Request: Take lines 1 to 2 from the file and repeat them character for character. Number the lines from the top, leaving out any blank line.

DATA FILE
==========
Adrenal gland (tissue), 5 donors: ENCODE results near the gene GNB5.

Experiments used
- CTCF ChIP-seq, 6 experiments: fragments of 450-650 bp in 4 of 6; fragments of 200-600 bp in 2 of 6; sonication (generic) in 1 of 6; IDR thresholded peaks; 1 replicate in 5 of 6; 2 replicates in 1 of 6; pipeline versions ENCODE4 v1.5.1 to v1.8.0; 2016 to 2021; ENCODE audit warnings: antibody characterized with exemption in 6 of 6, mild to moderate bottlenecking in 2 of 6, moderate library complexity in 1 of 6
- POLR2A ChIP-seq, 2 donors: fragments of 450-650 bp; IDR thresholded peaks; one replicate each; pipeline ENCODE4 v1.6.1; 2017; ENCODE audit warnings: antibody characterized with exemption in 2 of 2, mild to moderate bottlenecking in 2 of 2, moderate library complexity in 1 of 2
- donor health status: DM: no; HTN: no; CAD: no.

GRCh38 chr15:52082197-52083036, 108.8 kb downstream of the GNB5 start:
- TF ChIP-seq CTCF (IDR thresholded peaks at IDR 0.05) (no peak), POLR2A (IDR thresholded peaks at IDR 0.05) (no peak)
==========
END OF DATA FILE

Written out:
Adrenal gland (tissue), 5 donors: ENCODE results near the gene GNB5.

Experiments used